Cognition and learning

Information and support around thinking and learning.

Learning difficulties

SpLD – Specific Learning Difficulty

This is the overall term used to describe particular difficulties such as dyslexia or dyspraxia. Often, a child has more than one type of learning difficulty, so their needs can be difficult to assess and understand.


Dyslexia is the most common type of specific learning difficulty. Around 1 in 10 people have this difficulty. It mainly affects reading and spelling, but it can also cause difficulties with mathematics, memory and organisation. Find out more about dyslexia from the British Dyslexia Association.


Dyscalculia is a condition that affects the ability to acquire arithmetical skills. Learners with dyscalculia find it very difficult to grasp basic concepts around number and lack confidence with calculations. Find out more about dyscalculia from the Dyscalculia Information Centre. 


Dyspraxia is also known as Developmental Coordination Difficulties. It is a condition that causes problems in motor skills and coordination. It means children may find it difficult to balance, play sports or do tasks that require dexterity.

Signs of learning difficulties

You or your child’s teachers may notice some indicators that your child needs support, such as:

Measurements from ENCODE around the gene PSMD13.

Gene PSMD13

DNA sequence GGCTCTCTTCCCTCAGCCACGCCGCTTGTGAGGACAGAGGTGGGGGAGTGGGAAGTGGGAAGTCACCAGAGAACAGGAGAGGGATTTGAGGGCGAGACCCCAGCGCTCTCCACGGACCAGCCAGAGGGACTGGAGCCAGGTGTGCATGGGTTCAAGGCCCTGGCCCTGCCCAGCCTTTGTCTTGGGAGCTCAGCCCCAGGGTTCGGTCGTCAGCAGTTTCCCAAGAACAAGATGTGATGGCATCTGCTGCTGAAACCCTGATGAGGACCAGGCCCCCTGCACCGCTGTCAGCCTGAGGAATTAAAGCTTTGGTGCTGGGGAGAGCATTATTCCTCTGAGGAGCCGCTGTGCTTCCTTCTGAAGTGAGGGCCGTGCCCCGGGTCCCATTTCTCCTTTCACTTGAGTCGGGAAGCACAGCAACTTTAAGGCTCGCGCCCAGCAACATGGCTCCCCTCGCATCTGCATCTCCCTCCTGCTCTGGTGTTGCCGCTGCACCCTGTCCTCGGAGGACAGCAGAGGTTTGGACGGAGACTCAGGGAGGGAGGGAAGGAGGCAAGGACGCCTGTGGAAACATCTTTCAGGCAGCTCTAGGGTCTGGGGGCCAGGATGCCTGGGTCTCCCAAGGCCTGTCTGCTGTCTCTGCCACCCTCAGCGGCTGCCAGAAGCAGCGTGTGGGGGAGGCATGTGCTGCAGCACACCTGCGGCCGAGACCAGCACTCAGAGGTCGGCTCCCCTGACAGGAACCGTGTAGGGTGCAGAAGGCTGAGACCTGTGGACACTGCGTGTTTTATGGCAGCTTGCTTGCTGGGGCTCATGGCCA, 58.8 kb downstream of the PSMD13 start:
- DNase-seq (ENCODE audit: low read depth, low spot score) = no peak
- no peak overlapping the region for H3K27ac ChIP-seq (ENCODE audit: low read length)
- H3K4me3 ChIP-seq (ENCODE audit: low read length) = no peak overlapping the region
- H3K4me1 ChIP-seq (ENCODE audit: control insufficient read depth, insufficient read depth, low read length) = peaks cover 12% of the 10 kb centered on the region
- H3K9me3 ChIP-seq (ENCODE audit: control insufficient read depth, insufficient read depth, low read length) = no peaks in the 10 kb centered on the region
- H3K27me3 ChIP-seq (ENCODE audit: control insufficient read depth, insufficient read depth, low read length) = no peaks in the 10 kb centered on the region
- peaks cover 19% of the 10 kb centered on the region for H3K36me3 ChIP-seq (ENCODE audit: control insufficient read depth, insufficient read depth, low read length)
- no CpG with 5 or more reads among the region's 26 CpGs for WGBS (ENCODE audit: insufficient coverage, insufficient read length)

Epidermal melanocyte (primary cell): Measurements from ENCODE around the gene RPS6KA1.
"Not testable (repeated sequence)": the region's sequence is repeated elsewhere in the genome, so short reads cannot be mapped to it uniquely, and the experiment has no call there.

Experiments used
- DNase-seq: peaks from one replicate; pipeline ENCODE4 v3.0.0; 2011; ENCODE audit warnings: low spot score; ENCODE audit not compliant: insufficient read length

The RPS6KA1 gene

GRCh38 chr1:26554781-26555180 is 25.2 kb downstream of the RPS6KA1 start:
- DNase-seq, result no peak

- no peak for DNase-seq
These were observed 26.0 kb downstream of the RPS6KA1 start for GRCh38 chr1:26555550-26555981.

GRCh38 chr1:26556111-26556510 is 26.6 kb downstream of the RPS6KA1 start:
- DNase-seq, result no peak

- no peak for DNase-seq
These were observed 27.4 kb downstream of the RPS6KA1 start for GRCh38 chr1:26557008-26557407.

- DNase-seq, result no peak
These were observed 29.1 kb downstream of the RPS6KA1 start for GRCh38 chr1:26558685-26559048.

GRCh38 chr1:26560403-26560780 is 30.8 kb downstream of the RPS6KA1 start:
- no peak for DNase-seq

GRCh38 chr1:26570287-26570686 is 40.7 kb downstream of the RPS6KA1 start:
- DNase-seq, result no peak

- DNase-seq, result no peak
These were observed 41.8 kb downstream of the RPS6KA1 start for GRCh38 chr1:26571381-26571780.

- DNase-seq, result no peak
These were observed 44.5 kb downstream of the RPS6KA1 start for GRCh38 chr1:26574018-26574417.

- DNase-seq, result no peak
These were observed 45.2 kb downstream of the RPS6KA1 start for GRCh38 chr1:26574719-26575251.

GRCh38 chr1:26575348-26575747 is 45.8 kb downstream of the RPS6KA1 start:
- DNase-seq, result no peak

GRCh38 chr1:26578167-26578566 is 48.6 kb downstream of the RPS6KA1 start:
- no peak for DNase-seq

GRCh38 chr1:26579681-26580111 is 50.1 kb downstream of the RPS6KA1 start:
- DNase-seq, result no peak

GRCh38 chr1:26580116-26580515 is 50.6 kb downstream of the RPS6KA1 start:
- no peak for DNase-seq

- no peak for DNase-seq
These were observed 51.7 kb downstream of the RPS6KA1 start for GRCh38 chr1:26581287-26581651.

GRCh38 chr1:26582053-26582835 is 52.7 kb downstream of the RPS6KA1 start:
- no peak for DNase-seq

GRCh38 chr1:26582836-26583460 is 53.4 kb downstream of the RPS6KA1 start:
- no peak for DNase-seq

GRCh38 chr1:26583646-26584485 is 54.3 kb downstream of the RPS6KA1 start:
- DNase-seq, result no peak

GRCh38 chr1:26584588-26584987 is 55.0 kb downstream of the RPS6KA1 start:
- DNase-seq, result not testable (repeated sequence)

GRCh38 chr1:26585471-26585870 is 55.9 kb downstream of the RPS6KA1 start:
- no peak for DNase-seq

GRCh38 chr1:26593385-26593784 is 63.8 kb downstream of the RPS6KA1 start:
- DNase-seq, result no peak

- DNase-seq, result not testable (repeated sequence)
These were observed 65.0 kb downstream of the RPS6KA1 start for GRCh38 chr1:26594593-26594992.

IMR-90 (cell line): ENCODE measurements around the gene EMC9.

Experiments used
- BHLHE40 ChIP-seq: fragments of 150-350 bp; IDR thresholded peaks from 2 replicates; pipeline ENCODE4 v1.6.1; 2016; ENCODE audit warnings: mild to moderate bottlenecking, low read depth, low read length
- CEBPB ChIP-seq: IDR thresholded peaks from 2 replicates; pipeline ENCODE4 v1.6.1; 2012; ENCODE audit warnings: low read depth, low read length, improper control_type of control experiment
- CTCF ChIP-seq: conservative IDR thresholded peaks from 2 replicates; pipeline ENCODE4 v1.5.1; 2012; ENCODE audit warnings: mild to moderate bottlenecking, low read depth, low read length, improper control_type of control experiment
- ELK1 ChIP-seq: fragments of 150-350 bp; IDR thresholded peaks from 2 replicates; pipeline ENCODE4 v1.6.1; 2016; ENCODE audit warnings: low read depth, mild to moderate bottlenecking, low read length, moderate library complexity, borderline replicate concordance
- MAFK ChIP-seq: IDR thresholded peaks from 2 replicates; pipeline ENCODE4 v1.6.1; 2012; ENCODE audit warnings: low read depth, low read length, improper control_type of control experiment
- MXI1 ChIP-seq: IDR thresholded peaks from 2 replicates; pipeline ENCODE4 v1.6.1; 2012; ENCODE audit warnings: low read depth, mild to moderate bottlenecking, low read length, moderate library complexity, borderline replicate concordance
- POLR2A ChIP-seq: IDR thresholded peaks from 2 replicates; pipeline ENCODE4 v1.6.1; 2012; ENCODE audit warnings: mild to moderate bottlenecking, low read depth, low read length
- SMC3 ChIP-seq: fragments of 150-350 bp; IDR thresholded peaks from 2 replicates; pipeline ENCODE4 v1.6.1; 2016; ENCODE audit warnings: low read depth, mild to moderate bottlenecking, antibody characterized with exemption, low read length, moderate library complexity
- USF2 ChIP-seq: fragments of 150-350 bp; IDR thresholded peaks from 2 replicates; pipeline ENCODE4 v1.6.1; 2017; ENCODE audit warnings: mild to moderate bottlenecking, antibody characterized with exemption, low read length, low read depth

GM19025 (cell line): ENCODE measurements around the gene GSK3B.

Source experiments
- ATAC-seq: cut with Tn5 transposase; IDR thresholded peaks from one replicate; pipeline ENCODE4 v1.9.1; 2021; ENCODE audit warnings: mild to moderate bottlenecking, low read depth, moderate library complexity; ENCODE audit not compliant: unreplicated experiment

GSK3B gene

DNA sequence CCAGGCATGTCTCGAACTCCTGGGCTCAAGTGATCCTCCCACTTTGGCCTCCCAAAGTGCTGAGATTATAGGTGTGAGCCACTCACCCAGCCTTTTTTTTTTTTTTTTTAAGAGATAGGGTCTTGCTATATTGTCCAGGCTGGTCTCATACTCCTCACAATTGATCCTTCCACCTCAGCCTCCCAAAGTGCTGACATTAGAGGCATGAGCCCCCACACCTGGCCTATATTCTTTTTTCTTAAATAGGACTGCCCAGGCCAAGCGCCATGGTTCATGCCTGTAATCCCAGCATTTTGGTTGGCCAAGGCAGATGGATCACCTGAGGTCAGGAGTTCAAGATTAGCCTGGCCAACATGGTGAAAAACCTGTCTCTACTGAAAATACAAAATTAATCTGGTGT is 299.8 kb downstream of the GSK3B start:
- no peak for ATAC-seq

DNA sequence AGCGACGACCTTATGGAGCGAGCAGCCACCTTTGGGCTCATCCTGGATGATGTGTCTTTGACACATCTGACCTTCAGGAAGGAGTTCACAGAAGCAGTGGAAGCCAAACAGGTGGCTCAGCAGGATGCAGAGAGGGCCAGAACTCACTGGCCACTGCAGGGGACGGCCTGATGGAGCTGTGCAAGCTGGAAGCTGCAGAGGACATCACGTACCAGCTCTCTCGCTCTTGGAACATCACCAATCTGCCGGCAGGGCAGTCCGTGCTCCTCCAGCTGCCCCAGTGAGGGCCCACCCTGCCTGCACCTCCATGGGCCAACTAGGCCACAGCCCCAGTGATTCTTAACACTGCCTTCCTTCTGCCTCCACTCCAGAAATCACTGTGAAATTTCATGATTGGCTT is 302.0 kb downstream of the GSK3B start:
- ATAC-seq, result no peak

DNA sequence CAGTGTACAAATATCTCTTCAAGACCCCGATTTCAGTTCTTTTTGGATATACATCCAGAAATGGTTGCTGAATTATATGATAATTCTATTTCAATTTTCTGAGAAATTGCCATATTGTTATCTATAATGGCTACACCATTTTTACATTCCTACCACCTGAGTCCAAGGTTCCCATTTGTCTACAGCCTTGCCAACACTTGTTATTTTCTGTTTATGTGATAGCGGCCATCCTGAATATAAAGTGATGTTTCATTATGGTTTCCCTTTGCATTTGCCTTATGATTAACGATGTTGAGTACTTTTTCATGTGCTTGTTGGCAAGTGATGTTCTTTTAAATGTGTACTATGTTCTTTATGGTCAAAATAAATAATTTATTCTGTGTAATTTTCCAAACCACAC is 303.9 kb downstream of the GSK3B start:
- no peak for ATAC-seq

• falling behind with their work, even when adaptations are made to support them
  • slower to learn to speak or understand spoken language
  • low self esteem
  • frustration about learning
  • reluctance to go to school or do homework due to anxiety
  • poor coordination for example, falling over or walking into objects or people
  • poor memory
  • more disorganisation than others their age
  • finding small, fiddly tasks very difficult
  • poor handwriting for their age
  • difficulties concentrating
  • being exhausted from learning at school.

Support for your child at school

You should not need a diagnosis for your child to get support. The school should make adjustments according to their learning needs.


Adapting school work according to the learning needs of individual children. For example a dyslexic child could receive fewer words to learn for a spelling test.

Reasonable adjustments

Schools can make adjustments for pupils to participate in appropriate assessments. For older children, they can gather evidence for access arrangements such as extra time in exams.

Other support

  • Smaller groups for learning.
  • Staff training about learning difficulties and ways to support.
  • Assistance with reading or writing.
  • Using a laptop or tablet instead of handwriting.
  • Sensory toys.
  • Special equipment such as pencil grips, writing slopes and so on.
  • Wobble cushions.
  • Topic notes in advance such as lists of specific vocabulary.
  • Extra time to complete work or homework.
  • Information and instructions broken down into smaller steps.
  • Visual prompts.
  • Opportunities to give answers verbally rather than in writing.
  • Use of manipulatives - 3D maths resources such as multilink cubes - to support numeracy.
  • Additional communication between school and parent carers to discuss the student's progress.

More information

Schools can seek advice, support and training from the Learning and Behaviour Advisory team.

Further information is available on the Tools for schools website.